Siamese Fighting Fish

support The Kamshaft + What Are You Like
author TL date 22/11/13 venue Templet, Lyngby, DEN

Making it to almost half a year without a Siamese Fighting Fish review must be something of a record around here, with me gradually becoming a bit of a beat reporter for the Copenhagen sextet over the years. They've been quiet for a while though, while guitarist Andreas Krüger has taken time to focus on his house music project Pacifix and with the band generally needing some downtime to build up inspiration, after gigging extensively in support of last year's "Breathe:See:Move" and having to replace former drummer Villads Berg with Joakim Stilling, making singer Mirza Radonjica and bassist Morten Jakobsen are the only remaining members from the band's original line-up. For the past two months however, the band has been busily working on new songs for a third album they hope to put out in 2014 and tonight's show at out-of-town venue Templet is hence intended as a test-airing of the new material. Before we get to hear the new tunes however, two support bands have been given the opportunity to warm us up a bit:

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What Are You Like

When I arrive at Templet, Copenhagen pop-punk trio What Are You Like has just started playing their first song, and despite the doors having been open for over an hour there are not a lot of people here to watch them. I estimate less than twenty, most of whom are hugging the bar at the back of the room. It's been two years since I saw the band's first show ever, and since then it feels like they've gotten more punk, and though inspiration from Blink 182 is still evident in their style, a number of their songs have them sounding more like a NOFX, especially when bassist Peter Espersen is singing lead. He sings most of the songs tonight, and while they occasionally change roles guitarist Christian Jakobsen mostly provides backing vocals that sound very Mark Hoppus-ish.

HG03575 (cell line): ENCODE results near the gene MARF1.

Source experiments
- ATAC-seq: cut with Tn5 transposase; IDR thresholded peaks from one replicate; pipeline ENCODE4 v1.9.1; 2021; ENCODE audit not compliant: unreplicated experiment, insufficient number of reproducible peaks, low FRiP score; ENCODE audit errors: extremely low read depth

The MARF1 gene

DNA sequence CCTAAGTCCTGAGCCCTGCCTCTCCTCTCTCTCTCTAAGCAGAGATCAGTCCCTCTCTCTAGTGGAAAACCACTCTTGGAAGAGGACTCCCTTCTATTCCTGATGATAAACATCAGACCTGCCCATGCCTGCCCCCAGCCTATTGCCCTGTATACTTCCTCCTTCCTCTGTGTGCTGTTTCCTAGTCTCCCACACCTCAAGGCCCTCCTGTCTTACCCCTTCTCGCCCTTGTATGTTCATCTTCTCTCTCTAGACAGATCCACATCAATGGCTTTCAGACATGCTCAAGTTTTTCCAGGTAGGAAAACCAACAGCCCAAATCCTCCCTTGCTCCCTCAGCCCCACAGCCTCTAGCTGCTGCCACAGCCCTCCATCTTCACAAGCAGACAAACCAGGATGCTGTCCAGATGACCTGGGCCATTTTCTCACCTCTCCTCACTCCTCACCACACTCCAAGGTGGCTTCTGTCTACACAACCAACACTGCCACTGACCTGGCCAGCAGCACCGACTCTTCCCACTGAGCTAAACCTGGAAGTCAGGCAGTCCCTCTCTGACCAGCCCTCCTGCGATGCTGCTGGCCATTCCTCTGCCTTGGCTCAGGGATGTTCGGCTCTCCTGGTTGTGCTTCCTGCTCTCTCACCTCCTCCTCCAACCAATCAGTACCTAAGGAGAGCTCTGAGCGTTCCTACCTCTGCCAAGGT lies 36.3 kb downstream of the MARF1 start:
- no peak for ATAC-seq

While the songs are delivered tightly by Jakobsen and Espersen, the set is perhaps a bit too punk in a few aspects: Drummer Sonni Sander is a new addition to the band and he seems to play a bit too fast at times and while the songs are clearly meant to be fuzzy and high-octane, the sound also lacks a bit in terms of melodiousness, which I'm not sure if it's a case of an unclear mix or simply that the band could need some new equipment. Whatever the case, the songs flow together a bit, giving the early birds some difficulties with latching onto them. Fortunately Espersen has learnt more than playing from the band's influences, as he also acts the entertainer between songs, selling jokes and song introductions with a comical talent that easily alleviates the awkwardness of the sparsely populated room, making people smile and pay more attention to the band than they probably would have otherwise. And that's the band's main accomplishment tonight actually, changing the mood in the room to a fun-filled intro to their music instead of "that support set nobody cared about". Still, for them to make lasting impressions their lyrics and melodic side needs to be more audible in future shows they play.

6

The Kamshaft

Another local Copenhagen quartet, The Kamshaft is a band that I'm encountering for the first time tonight and I immediately wonder why in the world they would insist on having the "The" in a name like that. Regardless of my questioning this however, they quickly launch into a set that sounds pretty convincing, coming through the sound system heavily and confidently and with elegantly moving songs. There are still not a lot of people around, but the guys look unphased by this, thanking people appropriately for showing up and rocking out in a stern, business-like manner, with especially bassist Kaspar Petersen drawing attention to himself by spending almost the whole show rocking a power stance with a grim facial expression.